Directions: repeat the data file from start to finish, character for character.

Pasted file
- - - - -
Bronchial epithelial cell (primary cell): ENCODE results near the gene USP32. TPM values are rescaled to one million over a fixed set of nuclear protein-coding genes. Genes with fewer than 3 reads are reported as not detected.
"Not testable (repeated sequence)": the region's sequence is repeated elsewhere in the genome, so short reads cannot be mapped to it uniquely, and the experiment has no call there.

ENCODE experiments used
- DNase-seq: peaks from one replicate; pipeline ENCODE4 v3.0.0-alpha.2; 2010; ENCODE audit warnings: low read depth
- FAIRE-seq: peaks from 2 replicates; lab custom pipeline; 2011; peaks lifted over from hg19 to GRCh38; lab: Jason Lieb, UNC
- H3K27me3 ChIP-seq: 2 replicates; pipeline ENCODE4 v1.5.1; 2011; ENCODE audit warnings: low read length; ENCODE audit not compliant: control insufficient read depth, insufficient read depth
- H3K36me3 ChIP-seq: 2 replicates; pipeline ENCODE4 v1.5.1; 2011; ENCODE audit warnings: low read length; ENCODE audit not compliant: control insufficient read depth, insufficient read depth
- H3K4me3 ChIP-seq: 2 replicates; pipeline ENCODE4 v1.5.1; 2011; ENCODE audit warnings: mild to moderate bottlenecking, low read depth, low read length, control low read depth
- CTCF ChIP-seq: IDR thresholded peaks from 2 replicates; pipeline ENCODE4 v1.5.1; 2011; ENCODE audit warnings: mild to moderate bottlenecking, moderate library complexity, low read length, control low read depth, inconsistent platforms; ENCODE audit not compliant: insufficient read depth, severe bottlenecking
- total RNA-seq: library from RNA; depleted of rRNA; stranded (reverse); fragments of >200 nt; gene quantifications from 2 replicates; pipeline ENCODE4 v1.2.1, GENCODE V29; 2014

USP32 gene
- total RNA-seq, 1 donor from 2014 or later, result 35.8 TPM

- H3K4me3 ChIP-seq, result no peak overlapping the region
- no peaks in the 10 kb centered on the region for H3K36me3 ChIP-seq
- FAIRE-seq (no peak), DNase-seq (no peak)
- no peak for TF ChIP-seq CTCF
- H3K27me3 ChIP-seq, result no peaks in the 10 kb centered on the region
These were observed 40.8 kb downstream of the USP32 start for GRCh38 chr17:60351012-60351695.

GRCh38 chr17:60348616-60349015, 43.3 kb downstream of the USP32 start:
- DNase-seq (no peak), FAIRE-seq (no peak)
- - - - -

Bronchial epithelial cell (primary cell): ENCODE results near the gene USP32. TPM values are rescaled to one million over a fixed set of nuclear protein-coding genes. Genes with fewer than 3 reads are reported as not detected.
"Not testable (repeated sequence)": the region's sequence is repeated elsewhere in the genome, so short reads cannot be mapped to it uniquely, and the experiment has no call there.

ENCODE experiments used
- DNase-seq: peaks from one replicate; pipeline ENCODE4 v3.0.0-alpha.2; 2010; ENCODE audit warnings: low read depth
- FAIRE-seq: peaks from 2 replicates; lab custom pipeline; 2011; peaks lifted over from hg19 to GRCh38; lab: Jason Lieb, UNC
- H3K27me3 ChIP-seq: 2 replicates; pipeline ENCODE4 v1.5.1; 2011; ENCODE audit warnings: low read length; ENCODE audit not compliant: control insufficient read depth, insufficient read depth
- H3K36me3 ChIP-seq: 2 replicates; pipeline ENCODE4 v1.5.1; 2011; ENCODE audit warnings: low read length; ENCODE audit not compliant: control insufficient read depth, insufficient read depth
- H3K4me3 ChIP-seq: 2 replicates; pipeline ENCODE4 v1.5.1; 2011; ENCODE audit warnings: mild to moderate bottlenecking, low read depth, low read length, control low read depth
- CTCF ChIP-seq: IDR thresholded peaks from 2 replicates; pipeline ENCODE4 v1.5.1; 2011; ENCODE audit warnings: mild to moderate bottlenecking, moderate library complexity, low read length, control low read depth, inconsistent platforms; ENCODE audit not compliant: insufficient read depth, severe bottlenecking
- total RNA-seq: library from RNA; depleted of rRNA; stranded (reverse); fragments of >200 nt; gene quantifications from 2 replicates; pipeline ENCODE4 v1.2.1, GENCODE V29; 2014

USP32 gene
- total RNA-seq, 1 donor from 2014 or later, result 35.8 TPM

- H3K4me3 ChIP-seq, result no peak overlapping the region
- no peaks in the 10 kb centered on the region for H3K36me3 ChIP-seq
- FAIRE-seq (no peak), DNase-seq (no peak)
- no peak for TF ChIP-seq CTCF
- H3K27me3 ChIP-seq, result no peaks in the 10 kb centered on the region
These were observed 40.8 kb downstream of the USP32 start for GRCh38 chr17:60351012-60351695.

GRCh38 chr17:60348616-60349015, 43.3 kb downstream of the USP32 start:
- DNase-seq (no peak), FAIRE-seq (no peak)